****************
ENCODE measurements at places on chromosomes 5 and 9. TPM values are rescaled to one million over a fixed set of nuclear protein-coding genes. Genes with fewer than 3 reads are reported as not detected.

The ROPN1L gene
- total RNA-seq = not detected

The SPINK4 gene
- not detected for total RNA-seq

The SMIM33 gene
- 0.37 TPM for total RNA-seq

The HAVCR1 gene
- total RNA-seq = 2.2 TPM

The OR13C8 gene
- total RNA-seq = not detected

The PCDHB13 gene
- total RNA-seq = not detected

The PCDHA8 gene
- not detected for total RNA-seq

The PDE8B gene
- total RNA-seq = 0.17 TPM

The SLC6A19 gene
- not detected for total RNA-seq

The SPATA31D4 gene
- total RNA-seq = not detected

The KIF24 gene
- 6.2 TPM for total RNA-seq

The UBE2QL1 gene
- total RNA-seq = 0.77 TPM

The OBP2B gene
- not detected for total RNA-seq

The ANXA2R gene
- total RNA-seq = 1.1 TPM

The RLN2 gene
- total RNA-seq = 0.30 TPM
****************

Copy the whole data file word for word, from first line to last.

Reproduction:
ENCODE measurements at places on chromosomes 5 and 9. TPM values are rescaled to one million over a fixed set of nuclear protein-coding genes. Genes with fewer than 3 reads are reported as not detected.

The ROPN1L gene
- total RNA-seq = not detected

The SPINK4 gene
- not detected for total RNA-seq

The SMIM33 gene
- 0.37 TPM for total RNA-seq

The HAVCR1 gene
- total RNA-seq = 2.2 TPM

The OR13C8 gene
- total RNA-seq = not detected

The PCDHB13 gene
- total RNA-seq = not detected

The PCDHA8 gene
- not detected for total RNA-seq

The PDE8B gene
- total RNA-seq = 0.17 TPM

The SLC6A19 gene
- not detected for total RNA-seq

The SPATA31D4 gene
- total RNA-seq = not detected

The KIF24 gene
- 6.2 TPM for total RNA-seq

The UBE2QL1 gene
- total RNA-seq = 0.77 TPM

The OBP2B gene
- not detected for total RNA-seq

The ANXA2R gene
- total RNA-seq = 1.1 TPM

The RLN2 gene
- total RNA-seq = 0.30 TPM